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      Ultra-Sensitive Detection of Plasmodium falciparum by Amplification of Multi-Copy Subtelomeric Targets


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          Planning and evaluating malaria control strategies relies on accurate definition of parasite prevalence in the population. A large proportion of asymptomatic parasite infections can only be identified by surveillance with molecular methods, yet these infections also contribute to onward transmission to mosquitoes. The sensitivity of molecular detection by PCR is limited by the abundance of the target sequence in a DNA sample; thus, detection becomes imperfect at low densities. We aimed to increase PCR diagnostic sensitivity by targeting multi-copy genomic sequences for reliable detection of low-density infections, and investigated the impact of these PCR assays on community prevalence data.

          Methods and Findings

          Two quantitative PCR (qPCR) assays were developed for ultra-sensitive detection of Plasmodium falciparum, targeting the high-copy telomere-associated repetitive element 2 (TARE-2, ∼250 copies/genome) and the var gene acidic terminal sequence ( varATS, 59 copies/genome). Our assays reached a limit of detection of 0.03 to 0.15 parasites/μl blood and were 10× more sensitive than standard 18S rRNA qPCR. In a population cross-sectional study in Tanzania, 295/498 samples tested positive using ultra-sensitive assays. Light microscopy missed 169 infections (57%). 18S rRNA qPCR failed to identify 48 infections (16%), of which 40% carried gametocytes detected by pfs25 quantitative reverse-transcription PCR. To judge the suitability of the TARE-2 and varATS assays for high-throughput screens, their performance was tested on sample pools. Both ultra-sensitive assays correctly detected all pools containing one low-density P. falciparum–positive sample, which went undetected by 18S rRNA qPCR, among nine negatives. TARE-2 and varATS qPCRs improve estimates of prevalence rates, yet other infections might still remain undetected when absent in the limited blood volume sampled.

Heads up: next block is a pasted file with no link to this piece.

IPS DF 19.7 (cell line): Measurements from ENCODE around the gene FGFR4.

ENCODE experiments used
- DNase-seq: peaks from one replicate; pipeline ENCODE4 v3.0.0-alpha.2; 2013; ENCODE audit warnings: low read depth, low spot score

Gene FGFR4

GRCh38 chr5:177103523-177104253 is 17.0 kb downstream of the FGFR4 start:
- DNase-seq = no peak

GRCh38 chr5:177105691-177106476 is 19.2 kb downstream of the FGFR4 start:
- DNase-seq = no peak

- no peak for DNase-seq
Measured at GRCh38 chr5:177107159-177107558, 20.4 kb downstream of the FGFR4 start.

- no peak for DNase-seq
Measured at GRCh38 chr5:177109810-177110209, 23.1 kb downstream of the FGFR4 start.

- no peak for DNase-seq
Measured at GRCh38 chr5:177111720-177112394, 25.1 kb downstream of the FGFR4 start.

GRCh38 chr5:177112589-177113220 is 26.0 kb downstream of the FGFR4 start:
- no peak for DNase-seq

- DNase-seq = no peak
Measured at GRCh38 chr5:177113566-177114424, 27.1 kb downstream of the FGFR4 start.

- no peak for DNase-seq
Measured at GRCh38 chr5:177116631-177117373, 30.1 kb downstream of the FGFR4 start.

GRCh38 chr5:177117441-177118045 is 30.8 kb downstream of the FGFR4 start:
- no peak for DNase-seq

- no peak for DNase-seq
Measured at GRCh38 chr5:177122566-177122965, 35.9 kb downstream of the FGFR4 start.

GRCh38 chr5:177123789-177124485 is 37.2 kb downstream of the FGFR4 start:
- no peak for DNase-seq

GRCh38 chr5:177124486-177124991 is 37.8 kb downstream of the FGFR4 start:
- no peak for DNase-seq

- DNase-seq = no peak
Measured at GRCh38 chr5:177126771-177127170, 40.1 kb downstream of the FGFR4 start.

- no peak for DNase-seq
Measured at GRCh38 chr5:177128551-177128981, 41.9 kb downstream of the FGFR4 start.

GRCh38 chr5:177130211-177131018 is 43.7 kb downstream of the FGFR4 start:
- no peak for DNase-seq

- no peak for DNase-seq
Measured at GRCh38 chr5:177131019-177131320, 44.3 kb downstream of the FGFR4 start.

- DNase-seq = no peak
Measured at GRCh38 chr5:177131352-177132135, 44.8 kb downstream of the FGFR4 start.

Measured malaria prevalence in communities is largely determined by the sensitivity of the diagnostic tool used. Even when applying standard molecular diagnostics, prevalence in our study population was underestimated by 8% compared to the new assays. Our findings highlight the need for highly sensitive tools such as TARE-2 and varATS qPCR in community surveillance and for monitoring interventions to better describe malaria epidemiology and inform malaria elimination efforts.


          Ingrid Felger and colleagues developed an assay that targets multi-copy genomic sequences and can detect low-density infections with falciparum malaria parasites.

          Editors' Summary


          Nearly half the world's population is at risk of malaria, and more than 600,000 people die from this mosquito-borne parasitic infection every year. Most of these deaths are caused by Plasmodium falciparum, which is transmitted to people by night-flying Anopheles mosquitoes. These insects inject “sporozoites” into people, a parasitic form that replicates inside human liver cells. After a few days, the liver cells release “merozoites,” which invade red blood cells, where they replicate rapidly before bursting out and infecting more red blood cells. This increase in parasitic burden causes malaria's characteristic fever, which needs to be treated promptly to prevent anemia and organ damage. Infected red blood cells also release “gametocytes,” which infect mosquitoes when they take a blood meal. In the mosquito, the gametocytes multiply and develop into sporozoites, thus completing the parasite's life cycle. Malaria can be prevented by controlling the mosquitoes that spread the parasite and by avoiding mosquito bites. Effective treatment with antimalarial drugs also helps to reduce malaria transmission and is a key component of global efforts to control and eliminate malaria.